So effective was this buffer that 109 men escaped the prison without ever being stopped. At one point, Colonel Rose walked straight into the path of an oncoming sentinel. Unflinching, he “strode boldly past the guard unchallenged.” Even more amazing, once news of the escape way broke out among the prisoners a panicked rush resulted, creating a thunderous stampede for the tunnel. Wholly unsuspecting of the reality of the situation, one Confederate guard yelled out to a fellow sentry, “Halloa, Bill—there’s somebody’s coffeepot upset, sure!”
Despite the stampeding of prisoners, strong senior officers such as Colonel H.C. Hobart had the sense of mind to tie off the flow of escapees before dawn’s light. “The remaining prisoners replaced the bricks at the fireplace, and the guards began their morning routine, unaware that 109 escaped Union officers were making their way toward the Federal lines.” Keeping the escape secret from the Confederate guards until the last possible moment gave the evading inmates what they needed most: time. After the morning roll call came up over a hundred short, the Confederates counted frantically several more times to ensure that the Yankees weren’t pulling a trick. Such “tricks” had occurred on many occasions when men slipped in and out of the counting lines; this “repeating” was a mild prank often used to frustrate the Confederates at roll call, much to the glee of the Union prisoners.
On the morning of 10 February, the Confederates realized that this was no trick. By this time, the first prisoners had been loose for nearly twelve hours. Frenzy broke out among the Confederates: “Messengers and dispatches were soon flying in all directions, and all the horse, foot, and dragoons of Richmond were in pursuit of the fugitives before noon.” Despite the mobilization of Richmond, almost 17 hours passed before the Confederates could respond. This no doubt added greatly to the window of opportunity that helped 59 men reach Union lines. The Richmond Enquirer of 11 February, 1864 ,expressed such a sentiment: “...It is feared that [the fugitives] have gotten rather too much the start of the pursuers to admit anything like the recapture of them all.”
Just as slaves had been following the North Star to envisioned freedom, it also guided escaped Union prisoners from Libby in 1864. Most of the prisoners made reference to following the North Star, such as Captain Johnston who wrote, “I...started due north, taking the north star for my guide, changing my course only when [I] came near any of the [Rebel] camps.” Familiarity with the terrain and the guidance of the North Star played a large part in the success rate of the Libby prisoners.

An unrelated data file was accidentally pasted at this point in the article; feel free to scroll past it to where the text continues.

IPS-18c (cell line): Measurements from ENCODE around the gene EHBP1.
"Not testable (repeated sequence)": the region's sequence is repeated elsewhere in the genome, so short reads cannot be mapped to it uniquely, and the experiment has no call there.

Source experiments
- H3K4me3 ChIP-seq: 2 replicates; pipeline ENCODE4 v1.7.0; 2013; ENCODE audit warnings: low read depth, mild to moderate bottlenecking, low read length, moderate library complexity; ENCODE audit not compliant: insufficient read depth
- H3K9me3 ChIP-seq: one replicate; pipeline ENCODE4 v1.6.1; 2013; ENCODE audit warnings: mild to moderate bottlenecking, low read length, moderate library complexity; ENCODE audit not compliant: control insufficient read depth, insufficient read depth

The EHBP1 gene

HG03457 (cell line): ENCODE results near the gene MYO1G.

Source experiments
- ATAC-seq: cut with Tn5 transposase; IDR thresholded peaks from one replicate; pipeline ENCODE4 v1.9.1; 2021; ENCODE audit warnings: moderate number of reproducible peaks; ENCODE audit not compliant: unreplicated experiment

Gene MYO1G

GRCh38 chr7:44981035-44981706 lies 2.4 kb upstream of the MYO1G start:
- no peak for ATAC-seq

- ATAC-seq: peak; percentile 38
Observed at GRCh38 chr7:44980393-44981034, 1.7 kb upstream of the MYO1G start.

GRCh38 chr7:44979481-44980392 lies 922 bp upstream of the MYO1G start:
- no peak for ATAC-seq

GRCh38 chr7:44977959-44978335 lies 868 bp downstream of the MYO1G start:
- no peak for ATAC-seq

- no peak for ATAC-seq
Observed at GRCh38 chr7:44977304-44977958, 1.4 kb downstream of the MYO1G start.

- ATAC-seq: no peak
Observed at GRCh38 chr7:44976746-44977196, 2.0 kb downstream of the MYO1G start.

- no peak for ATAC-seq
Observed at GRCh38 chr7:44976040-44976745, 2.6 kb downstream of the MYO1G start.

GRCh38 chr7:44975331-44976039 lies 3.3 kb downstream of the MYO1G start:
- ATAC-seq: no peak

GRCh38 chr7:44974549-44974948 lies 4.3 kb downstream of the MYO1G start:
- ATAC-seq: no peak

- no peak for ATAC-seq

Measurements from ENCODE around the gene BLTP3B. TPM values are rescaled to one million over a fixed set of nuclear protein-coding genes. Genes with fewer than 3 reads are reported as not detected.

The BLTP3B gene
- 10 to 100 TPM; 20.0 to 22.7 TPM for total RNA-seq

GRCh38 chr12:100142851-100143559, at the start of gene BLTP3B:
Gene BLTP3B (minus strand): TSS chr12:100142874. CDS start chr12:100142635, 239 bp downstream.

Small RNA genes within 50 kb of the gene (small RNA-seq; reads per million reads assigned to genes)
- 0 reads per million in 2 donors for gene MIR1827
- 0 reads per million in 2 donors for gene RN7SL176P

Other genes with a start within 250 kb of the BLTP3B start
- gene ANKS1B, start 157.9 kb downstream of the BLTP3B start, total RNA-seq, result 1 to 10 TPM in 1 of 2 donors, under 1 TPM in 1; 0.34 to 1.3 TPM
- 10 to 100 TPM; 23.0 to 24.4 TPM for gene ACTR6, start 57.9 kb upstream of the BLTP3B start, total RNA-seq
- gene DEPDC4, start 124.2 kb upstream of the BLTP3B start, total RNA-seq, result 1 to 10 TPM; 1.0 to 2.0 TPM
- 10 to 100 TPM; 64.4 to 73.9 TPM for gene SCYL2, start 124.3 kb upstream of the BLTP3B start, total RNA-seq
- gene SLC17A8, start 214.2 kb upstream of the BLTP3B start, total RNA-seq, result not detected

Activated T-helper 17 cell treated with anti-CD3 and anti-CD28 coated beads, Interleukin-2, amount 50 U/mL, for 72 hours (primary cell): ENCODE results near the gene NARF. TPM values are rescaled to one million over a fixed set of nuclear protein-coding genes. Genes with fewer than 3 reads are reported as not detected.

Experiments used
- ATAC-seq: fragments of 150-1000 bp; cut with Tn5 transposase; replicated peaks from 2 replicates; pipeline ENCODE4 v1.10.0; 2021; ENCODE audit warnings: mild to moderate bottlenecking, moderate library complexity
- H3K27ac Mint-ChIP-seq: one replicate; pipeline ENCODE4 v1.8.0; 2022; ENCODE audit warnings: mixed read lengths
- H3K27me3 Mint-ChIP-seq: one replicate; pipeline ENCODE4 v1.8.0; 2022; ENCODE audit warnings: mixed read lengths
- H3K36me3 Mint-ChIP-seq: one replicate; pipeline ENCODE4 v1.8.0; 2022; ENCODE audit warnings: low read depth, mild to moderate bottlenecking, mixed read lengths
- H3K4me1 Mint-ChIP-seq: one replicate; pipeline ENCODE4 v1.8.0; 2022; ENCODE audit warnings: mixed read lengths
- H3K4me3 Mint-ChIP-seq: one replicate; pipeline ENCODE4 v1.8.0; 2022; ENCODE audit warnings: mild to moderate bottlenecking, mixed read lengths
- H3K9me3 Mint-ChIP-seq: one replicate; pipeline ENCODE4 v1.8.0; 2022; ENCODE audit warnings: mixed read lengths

Rose and Hamilton worked tirelessly together to bring about the escape. It was Rose who thought of breaking into the basement from the chimney and Hamilton who engineered the passage. Rose toiled feverishly in the tunnel and organized digging teams while Hamilton worked out the logistics and invented contraptions for removing dirt and supplying oxygen to the tunnel. The incredible success at Libby Prison was no less a direct result of the determination of these two men than any other factor. Various setbacks plagued the tunneling effort but as Lieutenant Moran recorded, “the undaunted Rose, aided by Hamilton, [always] persuaded the men to another effort, and soon the knives and toy saws were at work again with vigor.” Lieutenant Colonel F. F. Cavada, a prisoner at Libby, wrote, “To Colonel Rose is chiefly due the credit [for the escape]...Animated by an unflinching earnestness of purpose, unwearying perseverance, and no ordinary engineering abilities, he organized...working parties [which] he conducted every night [in] the cellars of the prison.” Hamilton said of his partner: “[Rose] was the acknowledged leader of the tunnel party, the acknowledged projector of the tunnel, and it was through his good sense, energy, and management...that the escape was a success.” In an ironic twist, Rose was not one of the 59 who succeeded in reaching Federal lines. Minutes from an advancing Union front at Williamsburg, he was ambushed by Confederate pickets and wrestled back to Libby Prison. Though placed in solitary confinement, the Confederates felt Colonel Rose’s presence at Libby was too dangerous. Given the chance, they gladly traded the famed escapist for a Confederate colonel on 30 April, 1864. Rose returned to his unit, the 77th Pennsylvania Volunteers, and fought through to the end of the war.